2. Hello Philip. Your advice would be value here. I’m a dyslexic TEFL teacher who’s unable to pass the Module 1 DELTA and struggle with the sheer volume of Module 2 or Trinity Courses. I’m considering giving up my career as I’ll never be able to further my career, nor increase my capacity for pay. This is a genuine problem for me who in my late 40s chose a flexible and creative people-oriented career! I have loads of experience prior to teaching (project management, business, retail, creative arts, logistics etc) but find the digital world of words and data blocking my path – not least because the diplomas are heavily formulaic. Any thoughts? Advice?

    • Hi Claire!
      What I know about the DELTA and Trinity courses is that most people struggle with them in some way or other, and I am aware of many who have dropped out, despite not being dyslexic. Dyslexia affects people in different ways and I can only really speak from my own perspective. The way I have worked around my own limitations is to read little and often about a wide range of topics related to ELT and not just focus on the areas specific to a particular assignment. And in the case of writing, I start the assignment with plenty of time and just get down ideas without worrying about structure or if ideas are necessarily relevant. Then, little by little, I start to put it into some kind of structure. When it is complete, I normally leave it a couple of days and then do the final edit and proof read.

  3. Until recently, I thought I was the only teacher of English, visible as such, on the internet. Only now in April 2019 did I came across this post of yours and I’m glad I did. Much of what you say goes for me. After moving to Brazil, the only job I could keep up was teaching English and my mother tongue, Dutch. What I like most and am best at is private teaching including ESP and EAP. Just like you I use my creativity in my teaching but also to develop teaching techniques and language teaching resources.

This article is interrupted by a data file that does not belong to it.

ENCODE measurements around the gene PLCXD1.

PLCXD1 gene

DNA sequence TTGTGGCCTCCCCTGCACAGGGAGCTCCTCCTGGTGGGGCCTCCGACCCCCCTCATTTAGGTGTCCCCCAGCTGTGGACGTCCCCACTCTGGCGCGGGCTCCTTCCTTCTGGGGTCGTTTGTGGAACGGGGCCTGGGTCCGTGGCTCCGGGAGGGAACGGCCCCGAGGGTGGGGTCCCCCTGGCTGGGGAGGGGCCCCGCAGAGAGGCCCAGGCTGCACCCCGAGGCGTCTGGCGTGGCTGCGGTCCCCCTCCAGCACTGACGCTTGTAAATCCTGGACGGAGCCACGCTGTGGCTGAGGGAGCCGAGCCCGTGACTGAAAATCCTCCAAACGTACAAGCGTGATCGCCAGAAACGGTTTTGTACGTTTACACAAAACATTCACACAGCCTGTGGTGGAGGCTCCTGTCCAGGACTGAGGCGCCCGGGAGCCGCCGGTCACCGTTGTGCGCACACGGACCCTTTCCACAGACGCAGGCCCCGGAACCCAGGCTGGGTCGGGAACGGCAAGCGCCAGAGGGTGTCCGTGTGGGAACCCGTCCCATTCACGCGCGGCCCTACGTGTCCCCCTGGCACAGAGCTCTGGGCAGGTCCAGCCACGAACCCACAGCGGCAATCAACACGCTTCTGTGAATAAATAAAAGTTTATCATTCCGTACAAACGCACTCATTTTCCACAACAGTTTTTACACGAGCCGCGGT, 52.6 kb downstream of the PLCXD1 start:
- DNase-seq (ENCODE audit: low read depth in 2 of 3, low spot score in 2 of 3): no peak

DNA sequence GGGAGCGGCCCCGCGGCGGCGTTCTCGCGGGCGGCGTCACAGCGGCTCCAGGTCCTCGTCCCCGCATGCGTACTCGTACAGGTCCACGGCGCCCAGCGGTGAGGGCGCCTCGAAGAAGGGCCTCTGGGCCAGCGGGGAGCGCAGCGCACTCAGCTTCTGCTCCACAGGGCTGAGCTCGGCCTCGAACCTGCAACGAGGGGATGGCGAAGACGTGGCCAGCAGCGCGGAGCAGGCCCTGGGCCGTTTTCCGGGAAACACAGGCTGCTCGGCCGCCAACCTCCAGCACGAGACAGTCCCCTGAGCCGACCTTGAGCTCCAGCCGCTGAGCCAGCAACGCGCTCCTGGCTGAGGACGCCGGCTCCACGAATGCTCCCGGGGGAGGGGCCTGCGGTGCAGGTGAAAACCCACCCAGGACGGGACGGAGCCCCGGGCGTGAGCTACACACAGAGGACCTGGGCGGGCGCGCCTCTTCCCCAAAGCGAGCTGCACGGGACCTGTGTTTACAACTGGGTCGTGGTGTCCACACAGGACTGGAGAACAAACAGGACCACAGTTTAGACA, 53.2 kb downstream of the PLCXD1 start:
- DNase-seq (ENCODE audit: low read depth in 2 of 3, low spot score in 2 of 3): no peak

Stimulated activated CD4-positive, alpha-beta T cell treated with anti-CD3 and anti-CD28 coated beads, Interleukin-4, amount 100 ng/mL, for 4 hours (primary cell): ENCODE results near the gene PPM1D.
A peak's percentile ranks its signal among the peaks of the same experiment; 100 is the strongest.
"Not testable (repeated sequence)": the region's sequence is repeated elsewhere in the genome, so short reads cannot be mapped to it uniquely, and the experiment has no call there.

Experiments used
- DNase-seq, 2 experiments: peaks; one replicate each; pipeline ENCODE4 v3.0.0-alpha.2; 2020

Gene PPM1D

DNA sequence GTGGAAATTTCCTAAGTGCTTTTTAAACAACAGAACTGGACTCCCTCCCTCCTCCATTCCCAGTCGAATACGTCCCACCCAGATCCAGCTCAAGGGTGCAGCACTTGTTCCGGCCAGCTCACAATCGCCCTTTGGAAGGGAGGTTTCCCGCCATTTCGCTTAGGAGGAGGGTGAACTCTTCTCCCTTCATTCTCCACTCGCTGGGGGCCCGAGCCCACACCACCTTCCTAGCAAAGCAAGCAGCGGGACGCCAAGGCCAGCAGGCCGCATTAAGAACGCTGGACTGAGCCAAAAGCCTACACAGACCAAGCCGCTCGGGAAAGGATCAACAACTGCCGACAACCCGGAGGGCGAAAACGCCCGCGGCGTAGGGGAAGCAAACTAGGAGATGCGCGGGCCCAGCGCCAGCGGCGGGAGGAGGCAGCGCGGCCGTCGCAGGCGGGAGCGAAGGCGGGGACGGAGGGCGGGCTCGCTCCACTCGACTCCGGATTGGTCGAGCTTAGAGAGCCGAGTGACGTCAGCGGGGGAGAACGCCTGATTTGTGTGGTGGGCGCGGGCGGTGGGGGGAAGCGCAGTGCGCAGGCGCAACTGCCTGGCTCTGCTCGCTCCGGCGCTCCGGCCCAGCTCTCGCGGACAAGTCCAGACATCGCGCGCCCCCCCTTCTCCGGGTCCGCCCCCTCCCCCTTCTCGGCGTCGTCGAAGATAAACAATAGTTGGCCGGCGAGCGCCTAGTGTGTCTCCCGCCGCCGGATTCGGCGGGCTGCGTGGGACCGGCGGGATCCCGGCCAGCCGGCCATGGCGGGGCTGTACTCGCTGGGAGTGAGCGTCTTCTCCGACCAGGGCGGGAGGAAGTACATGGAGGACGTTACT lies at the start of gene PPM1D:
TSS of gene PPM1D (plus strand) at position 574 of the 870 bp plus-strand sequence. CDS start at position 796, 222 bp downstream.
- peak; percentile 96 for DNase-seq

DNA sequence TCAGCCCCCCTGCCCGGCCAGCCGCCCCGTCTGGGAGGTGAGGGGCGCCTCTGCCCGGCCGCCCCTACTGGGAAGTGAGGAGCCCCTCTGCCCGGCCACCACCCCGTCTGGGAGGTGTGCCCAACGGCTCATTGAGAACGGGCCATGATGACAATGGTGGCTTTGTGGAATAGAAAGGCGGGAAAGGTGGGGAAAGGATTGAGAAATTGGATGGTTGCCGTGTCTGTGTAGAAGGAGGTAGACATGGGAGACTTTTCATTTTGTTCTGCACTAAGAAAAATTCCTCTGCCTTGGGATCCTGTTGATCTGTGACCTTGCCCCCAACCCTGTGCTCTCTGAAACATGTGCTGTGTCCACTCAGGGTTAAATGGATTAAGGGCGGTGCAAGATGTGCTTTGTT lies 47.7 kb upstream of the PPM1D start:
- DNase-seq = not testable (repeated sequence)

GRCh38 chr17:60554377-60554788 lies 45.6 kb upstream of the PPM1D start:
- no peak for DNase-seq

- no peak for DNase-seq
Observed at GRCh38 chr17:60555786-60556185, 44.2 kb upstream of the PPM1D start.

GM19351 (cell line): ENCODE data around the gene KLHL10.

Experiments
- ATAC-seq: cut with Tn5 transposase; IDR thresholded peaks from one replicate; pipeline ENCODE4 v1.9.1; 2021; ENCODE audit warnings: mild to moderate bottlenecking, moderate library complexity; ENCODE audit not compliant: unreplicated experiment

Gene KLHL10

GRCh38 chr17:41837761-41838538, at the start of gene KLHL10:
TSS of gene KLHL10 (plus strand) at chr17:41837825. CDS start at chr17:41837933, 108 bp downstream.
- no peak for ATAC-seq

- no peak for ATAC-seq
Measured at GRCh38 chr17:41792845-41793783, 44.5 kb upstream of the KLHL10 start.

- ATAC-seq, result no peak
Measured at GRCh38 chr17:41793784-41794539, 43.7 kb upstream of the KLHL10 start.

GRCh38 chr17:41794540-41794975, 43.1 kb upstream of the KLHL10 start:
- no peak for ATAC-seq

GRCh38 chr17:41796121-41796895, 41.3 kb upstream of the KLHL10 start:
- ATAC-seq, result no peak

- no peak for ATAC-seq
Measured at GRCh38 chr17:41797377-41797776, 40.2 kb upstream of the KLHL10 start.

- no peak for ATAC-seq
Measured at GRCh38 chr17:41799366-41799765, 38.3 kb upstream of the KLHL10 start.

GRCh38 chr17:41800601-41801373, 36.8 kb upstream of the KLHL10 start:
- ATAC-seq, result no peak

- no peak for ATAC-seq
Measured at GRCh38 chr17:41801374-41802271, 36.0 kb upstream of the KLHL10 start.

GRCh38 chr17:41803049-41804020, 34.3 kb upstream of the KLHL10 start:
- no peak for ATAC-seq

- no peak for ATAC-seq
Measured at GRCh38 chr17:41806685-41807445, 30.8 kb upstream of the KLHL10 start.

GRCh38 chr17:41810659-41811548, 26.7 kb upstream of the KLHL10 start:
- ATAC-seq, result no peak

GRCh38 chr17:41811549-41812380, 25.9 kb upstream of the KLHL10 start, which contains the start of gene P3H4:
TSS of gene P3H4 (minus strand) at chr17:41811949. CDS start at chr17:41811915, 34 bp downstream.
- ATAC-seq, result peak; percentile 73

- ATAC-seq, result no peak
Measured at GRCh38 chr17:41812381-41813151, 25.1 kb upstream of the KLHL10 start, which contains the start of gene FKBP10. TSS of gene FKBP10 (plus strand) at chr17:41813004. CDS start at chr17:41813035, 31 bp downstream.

For some time I am working on the site Help the English Language teacher is Dyslectic, (held.com.br) where I publish these resources and tell about my experiences as a dyslectic teacher of English. Thought you might like to have a look at it.

  4. Hi Claire.
    Have you considered shifting to private teaching, maybe ESP.
    Something that we dyslectics should avoid to do is trying to be normal and paying too much attention to what we cannot do. Your vast work experience makes me think you have broad interests. As a dyslectic, you probably are creative, intelligent and good at improvising. These are characteristics I explore to offer higher quality and more personalised classes to my pupils. During classes, we, my pupils and I enjoy ourselves while they are learning with high efficiency. Moreover, it is often said that, having learning difficulties can help a person to become a good teacher.

    You probably make a good private teacher of English for Specific Purposes (ESP). My suggestion therefore is, experiment with private teaching, including ESP. You’?l probably find out that you can offer your learners really good classes with something extra. If you’re interested in my experience as a dyslectic teacher of languages visit my site Help the English Language teacher is Dyslectic, (held.com.br). It also has some of the teaching resources I developed, for free.

  5. As you said that creativity is more observable in the dyslexic mind.
    Also, as a child, they found solace in arts and crafts and never revealed learning disabilities. My cousin suspects her daughter has dyslexia after seeing her potential in arts as she likes to hold her colored pens and create remarkable abstract artwork. She plans to hire a Private Tutoring here in New York, NY, to help the child develop her talent.